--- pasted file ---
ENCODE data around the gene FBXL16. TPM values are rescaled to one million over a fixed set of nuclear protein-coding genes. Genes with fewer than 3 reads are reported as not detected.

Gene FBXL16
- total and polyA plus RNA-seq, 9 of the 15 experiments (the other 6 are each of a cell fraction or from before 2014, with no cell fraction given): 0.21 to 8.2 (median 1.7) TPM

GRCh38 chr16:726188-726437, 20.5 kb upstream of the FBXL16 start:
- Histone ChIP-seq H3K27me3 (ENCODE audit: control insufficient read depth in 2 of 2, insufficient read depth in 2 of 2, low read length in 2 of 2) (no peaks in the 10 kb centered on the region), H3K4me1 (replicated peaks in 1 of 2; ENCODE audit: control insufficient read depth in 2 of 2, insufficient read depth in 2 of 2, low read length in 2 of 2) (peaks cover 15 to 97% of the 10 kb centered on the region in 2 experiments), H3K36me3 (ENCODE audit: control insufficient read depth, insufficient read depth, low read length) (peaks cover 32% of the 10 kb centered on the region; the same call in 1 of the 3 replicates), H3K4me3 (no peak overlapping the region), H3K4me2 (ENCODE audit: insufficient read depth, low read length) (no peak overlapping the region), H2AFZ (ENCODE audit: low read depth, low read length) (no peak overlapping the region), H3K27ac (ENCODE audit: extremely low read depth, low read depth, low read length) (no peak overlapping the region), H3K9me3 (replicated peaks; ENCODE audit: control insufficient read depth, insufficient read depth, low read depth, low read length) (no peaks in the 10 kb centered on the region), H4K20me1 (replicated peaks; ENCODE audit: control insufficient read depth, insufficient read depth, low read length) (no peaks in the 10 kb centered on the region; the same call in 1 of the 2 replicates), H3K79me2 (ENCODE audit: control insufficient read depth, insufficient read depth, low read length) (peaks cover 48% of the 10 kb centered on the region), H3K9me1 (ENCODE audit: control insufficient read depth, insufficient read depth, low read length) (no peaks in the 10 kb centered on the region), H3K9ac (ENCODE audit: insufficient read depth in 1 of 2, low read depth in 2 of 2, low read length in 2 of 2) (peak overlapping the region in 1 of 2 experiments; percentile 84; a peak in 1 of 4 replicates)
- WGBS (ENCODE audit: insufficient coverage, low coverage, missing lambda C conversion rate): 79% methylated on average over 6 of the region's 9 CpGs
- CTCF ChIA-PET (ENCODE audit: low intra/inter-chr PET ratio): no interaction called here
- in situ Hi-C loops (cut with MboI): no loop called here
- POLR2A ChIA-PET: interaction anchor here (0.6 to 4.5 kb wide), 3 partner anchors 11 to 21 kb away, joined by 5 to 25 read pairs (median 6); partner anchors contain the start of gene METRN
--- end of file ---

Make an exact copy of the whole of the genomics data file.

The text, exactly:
ENCODE data around the gene FBXL16. TPM values are rescaled to one million over a fixed set of nuclear protein-coding genes. Genes with fewer than 3 reads are reported as not detected.

Gene FBXL16
- total and polyA plus RNA-seq, 9 of the 15 experiments (the other 6 are each of a cell fraction or from before 2014, with no cell fraction given): 0.21 to 8.2 (median 1.7) TPM

GRCh38 chr16:726188-726437, 20.5 kb upstream of the FBXL16 start:
- Histone ChIP-seq H3K27me3 (ENCODE audit: control insufficient read depth in 2 of 2, insufficient read depth in 2 of 2, low read length in 2 of 2) (no peaks in the 10 kb centered on the region), H3K4me1 (replicated peaks in 1 of 2; ENCODE audit: control insufficient read depth in 2 of 2, insufficient read depth in 2 of 2, low read length in 2 of 2) (peaks cover 15 to 97% of the 10 kb centered on the region in 2 experiments), H3K36me3 (ENCODE audit: control insufficient read depth, insufficient read depth, low read length) (peaks cover 32% of the 10 kb centered on the region; the same call in 1 of the 3 replicates), H3K4me3 (no peak overlapping the region), H3K4me2 (ENCODE audit: insufficient read depth, low read length) (no peak overlapping the region), H2AFZ (ENCODE audit: low read depth, low read length) (no peak overlapping the region), H3K27ac (ENCODE audit: extremely low read depth, low read depth, low read length) (no peak overlapping the region), H3K9me3 (replicated peaks; ENCODE audit: control insufficient read depth, insufficient read depth, low read depth, low read length) (no peaks in the 10 kb centered on the region), H4K20me1 (replicated peaks; ENCODE audit: control insufficient read depth, insufficient read depth, low read length) (no peaks in the 10 kb centered on the region; the same call in 1 of the 2 replicates), H3K79me2 (ENCODE audit: control insufficient read depth, insufficient read depth, low read length) (peaks cover 48% of the 10 kb centered on the region), H3K9me1 (ENCODE audit: control insufficient read depth, insufficient read depth, low read length) (no peaks in the 10 kb centered on the region), H3K9ac (ENCODE audit: insufficient read depth in 1 of 2, low read depth in 2 of 2, low read length in 2 of 2) (peak overlapping the region in 1 of 2 experiments; percentile 84; a peak in 1 of 4 replicates)
- WGBS (ENCODE audit: insufficient coverage, low coverage, missing lambda C conversion rate): 79% methylated on average over 6 of the region's 9 CpGs
- CTCF ChIA-PET (ENCODE audit: low intra/inter-chr PET ratio): no interaction called here
- in situ Hi-C loops (cut with MboI): no loop called here
- POLR2A ChIA-PET: interaction anchor here (0.6 to 4.5 kb wide), 3 partner anchors 11 to 21 kb away, joined by 5 to 25 read pairs (median 6); partner anchors contain the start of gene METRN